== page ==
Pahranagat Valley, Spring Mountain vie to continue 1A football dominance
Pahranagat Valley and Spring Mountain have alternated the past four state championships, hope to remain at the top of the Class 1A football ranks.
Since 2008, only two teams have hoisted the Class 1A state championship trophy in football.
Pahranagat Valley won eight straight state titles and a national eight-man football record 104 games before Spring Mountain ended those streaks with a 68-46 decision in the 2016 title game.
Since then, the two schools have passed the trophy back and forth. Pahranagat Valley regained the title in 2017 with a 68-18 win over Spring Mountain, with the Eagles getting it back by beating Tonopah 60-38 in 2018.
Pahranagat Valley claimed the last crown, beating Spring Mountain 28-14 in the 2019 title game, and the Panthers appear to be loaded again after rolling through three games in the spring, beating opponents by a combined total of 162-8.
“The spring season was huge,” Pahranagat Valley coach Brett Hansen said. “Those six weeks or so, even though we didn’t get a ton of games, just having the kids there and being able to go through schemes and fundamentals and now being able to jump back in is nice. The kids were joking that they were just here a month ago.”
Hansen said the Panthers’ biggest strength in practice is the leadership of a 10-player senior class that makes up nearly half of their roster.
That has allowed Pahranagat Valley to “hit the ground running,” he said.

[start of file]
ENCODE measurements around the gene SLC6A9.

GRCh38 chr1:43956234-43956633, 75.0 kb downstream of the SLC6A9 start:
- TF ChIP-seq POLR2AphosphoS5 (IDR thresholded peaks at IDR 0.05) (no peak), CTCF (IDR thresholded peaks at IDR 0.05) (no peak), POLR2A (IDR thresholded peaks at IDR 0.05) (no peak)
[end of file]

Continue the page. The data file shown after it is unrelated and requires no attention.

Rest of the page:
Spring Mountain didn’t get the chance to play in the spring, but that shouldn’t affect it like it would other teams.
Most of the students at Spring Mountain are only there for about six months, so coach Aaron Masden has to build a new team every year. He said missing last season had a much more profound effect on the coaches than the players.
“It’s a process for us, and it always is with not having any returners and our unique situation,” Masden said. “We’re starting with basics and trying to teach the fundamentals of football. We have a huge learning curve, but we’ll see where we’re at once we get the basics down.”
Even though Pahranagat Valley and Spring Mountain have had a stranglehold on state championships, neither Hansen nor Masden is taking anything for granted.
“We’ve been fortunate to get the kids to buy in emotionally to what we’re selling,” Masden said. “If we can get them to do that again, we should be near the top. If we struggle to get them to be empathetic, we could be near the bottom. We just don’t know.”
Hansen and Masden were highly complimentary of the program coach Andrew Lal is building at GV Christian, and Hansen said rural teams like Tonopah and Beatty can never be counted out.
In Northern Nevada, Smith Valley reached the state semifinals in 2019 and was 4-1 during the spring, with its only loss a 52-8 beating by Pahranagat Valley. Eureka, which was 6-0 in the spring, and Virginia City won league titles in 2019 and should be strong contenders again.
Contact Jason Orts at firstname.lastname@example.org. Follow @SportsWithOrts on Twitter.